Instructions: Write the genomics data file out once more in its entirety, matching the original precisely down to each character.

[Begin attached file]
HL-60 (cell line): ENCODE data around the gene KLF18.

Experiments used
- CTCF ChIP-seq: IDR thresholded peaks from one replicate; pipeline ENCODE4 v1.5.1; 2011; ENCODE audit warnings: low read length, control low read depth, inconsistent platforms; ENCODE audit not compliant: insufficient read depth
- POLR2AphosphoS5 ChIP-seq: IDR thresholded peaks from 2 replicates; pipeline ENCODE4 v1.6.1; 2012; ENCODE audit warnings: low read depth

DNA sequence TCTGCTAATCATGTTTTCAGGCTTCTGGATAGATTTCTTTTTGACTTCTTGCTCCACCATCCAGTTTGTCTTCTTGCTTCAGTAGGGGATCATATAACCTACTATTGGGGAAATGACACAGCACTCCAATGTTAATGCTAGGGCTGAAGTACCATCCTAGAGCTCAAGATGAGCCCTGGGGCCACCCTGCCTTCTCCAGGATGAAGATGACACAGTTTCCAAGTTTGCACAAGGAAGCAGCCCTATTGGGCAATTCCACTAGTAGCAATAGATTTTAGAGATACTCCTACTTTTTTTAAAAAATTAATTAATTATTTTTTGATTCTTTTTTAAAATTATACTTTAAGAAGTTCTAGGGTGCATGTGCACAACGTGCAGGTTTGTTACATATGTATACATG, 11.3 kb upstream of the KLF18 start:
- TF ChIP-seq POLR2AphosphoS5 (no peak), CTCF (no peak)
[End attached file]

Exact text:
HL-60 (cell line): ENCODE data around the gene KLF18.

Experiments used
- CTCF ChIP-seq: IDR thresholded peaks from one replicate; pipeline ENCODE4 v1.5.1; 2011; ENCODE audit warnings: low read length, control low read depth, inconsistent platforms; ENCODE audit not compliant: insufficient read depth
- POLR2AphosphoS5 ChIP-seq: IDR thresholded peaks from 2 replicates; pipeline ENCODE4 v1.6.1; 2012; ENCODE audit warnings: low read depth

DNA sequence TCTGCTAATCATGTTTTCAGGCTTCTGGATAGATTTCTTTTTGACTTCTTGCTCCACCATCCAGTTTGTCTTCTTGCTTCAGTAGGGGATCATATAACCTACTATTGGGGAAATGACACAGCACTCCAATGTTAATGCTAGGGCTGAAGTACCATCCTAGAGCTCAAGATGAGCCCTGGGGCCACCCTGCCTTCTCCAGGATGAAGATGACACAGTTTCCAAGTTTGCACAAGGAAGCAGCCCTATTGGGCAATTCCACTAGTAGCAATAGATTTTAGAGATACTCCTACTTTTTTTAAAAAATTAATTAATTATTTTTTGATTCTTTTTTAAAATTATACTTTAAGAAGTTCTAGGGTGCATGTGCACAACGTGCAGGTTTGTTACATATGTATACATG, 11.3 kb upstream of the KLF18 start:
- TF ChIP-seq POLR2AphosphoS5 (no peak), CTCF (no peak)